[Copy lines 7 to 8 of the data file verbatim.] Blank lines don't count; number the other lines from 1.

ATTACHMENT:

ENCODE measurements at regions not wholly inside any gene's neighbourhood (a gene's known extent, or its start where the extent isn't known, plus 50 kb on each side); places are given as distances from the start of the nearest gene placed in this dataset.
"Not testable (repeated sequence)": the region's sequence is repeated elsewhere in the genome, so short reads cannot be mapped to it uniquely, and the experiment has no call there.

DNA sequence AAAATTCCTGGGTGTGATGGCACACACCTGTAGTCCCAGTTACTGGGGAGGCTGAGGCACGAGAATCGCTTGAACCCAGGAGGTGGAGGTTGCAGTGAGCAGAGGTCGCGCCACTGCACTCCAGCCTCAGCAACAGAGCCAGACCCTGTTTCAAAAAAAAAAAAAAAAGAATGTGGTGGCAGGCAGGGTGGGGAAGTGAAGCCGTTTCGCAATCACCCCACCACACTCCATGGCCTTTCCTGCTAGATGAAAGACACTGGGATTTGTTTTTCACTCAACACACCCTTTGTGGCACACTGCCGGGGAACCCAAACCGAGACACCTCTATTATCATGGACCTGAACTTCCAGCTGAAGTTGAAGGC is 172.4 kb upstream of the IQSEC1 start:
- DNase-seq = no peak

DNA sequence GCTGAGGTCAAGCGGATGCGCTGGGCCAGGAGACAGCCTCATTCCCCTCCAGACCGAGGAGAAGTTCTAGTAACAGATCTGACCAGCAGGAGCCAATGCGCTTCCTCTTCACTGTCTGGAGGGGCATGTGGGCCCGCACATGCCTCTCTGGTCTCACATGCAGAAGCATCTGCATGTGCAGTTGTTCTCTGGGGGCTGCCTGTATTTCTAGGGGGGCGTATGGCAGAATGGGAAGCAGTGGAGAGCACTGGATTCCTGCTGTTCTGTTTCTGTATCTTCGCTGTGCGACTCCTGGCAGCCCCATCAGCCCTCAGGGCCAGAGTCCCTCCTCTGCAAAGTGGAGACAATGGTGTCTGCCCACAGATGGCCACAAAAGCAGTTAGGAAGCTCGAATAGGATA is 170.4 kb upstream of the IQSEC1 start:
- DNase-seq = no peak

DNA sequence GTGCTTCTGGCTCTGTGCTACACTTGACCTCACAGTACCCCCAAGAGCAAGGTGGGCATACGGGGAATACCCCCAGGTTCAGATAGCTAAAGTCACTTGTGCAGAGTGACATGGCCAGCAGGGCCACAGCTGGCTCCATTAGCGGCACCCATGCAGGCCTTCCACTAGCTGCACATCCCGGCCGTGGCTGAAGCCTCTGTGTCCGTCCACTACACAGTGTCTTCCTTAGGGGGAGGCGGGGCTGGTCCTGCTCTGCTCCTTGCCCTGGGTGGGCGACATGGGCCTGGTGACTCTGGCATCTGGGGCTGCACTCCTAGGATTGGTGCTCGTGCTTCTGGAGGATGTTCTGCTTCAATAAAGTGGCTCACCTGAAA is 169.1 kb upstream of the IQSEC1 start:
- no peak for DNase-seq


DNA sequence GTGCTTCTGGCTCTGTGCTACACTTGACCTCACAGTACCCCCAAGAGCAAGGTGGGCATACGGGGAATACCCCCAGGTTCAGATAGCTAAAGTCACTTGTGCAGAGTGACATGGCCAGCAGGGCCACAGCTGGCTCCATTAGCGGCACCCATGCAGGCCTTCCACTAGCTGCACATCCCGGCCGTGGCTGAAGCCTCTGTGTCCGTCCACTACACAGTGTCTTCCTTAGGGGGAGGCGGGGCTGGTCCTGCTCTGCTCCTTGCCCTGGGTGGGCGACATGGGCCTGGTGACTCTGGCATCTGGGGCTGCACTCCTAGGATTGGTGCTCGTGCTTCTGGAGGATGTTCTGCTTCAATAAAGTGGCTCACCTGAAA is 169.1 kb upstream of the IQSEC1 start:
- no peak for DNase-seq